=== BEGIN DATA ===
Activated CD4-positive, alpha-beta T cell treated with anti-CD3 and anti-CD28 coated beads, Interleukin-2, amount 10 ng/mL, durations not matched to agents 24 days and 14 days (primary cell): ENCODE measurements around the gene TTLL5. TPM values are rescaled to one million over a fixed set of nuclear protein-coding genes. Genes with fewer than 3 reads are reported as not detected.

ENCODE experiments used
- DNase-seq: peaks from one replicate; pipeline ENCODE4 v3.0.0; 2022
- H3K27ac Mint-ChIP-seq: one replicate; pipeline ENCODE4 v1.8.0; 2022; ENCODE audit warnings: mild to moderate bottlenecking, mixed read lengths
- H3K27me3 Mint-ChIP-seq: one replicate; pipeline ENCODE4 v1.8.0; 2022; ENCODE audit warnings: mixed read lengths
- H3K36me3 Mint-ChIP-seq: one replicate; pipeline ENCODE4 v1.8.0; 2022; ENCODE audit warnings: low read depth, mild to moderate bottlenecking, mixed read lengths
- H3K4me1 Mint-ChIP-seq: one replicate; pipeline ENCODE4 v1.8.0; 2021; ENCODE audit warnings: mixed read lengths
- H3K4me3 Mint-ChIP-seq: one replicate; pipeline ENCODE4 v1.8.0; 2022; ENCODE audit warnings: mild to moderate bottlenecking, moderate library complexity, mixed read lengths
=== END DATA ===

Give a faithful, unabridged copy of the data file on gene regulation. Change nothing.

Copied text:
Activated CD4-positive, alpha-beta T cell treated with anti-CD3 and anti-CD28 coated beads, Interleukin-2, amount 10 ng/mL, durations not matched to agents 24 days and 14 days (primary cell): ENCODE measurements around the gene TTLL5. TPM values are rescaled to one million over a fixed set of nuclear protein-coding genes. Genes with fewer than 3 reads are reported as not detected.

ENCODE experiments used
- DNase-seq: peaks from one replicate; pipeline ENCODE4 v3.0.0; 2022
- H3K27ac Mint-ChIP-seq: one replicate; pipeline ENCODE4 v1.8.0; 2022; ENCODE audit warnings: mild to moderate bottlenecking, mixed read lengths
- H3K27me3 Mint-ChIP-seq: one replicate; pipeline ENCODE4 v1.8.0; 2022; ENCODE audit warnings: mixed read lengths
- H3K36me3 Mint-ChIP-seq: one replicate; pipeline ENCODE4 v1.8.0; 2022; ENCODE audit warnings: low read depth, mild to moderate bottlenecking, mixed read lengths
- H3K4me1 Mint-ChIP-seq: one replicate; pipeline ENCODE4 v1.8.0; 2021; ENCODE audit warnings: mixed read lengths
- H3K4me3 Mint-ChIP-seq: one replicate; pipeline ENCODE4 v1.8.0; 2022; ENCODE audit warnings: mild to moderate bottlenecking, moderate library complexity, mixed read lengths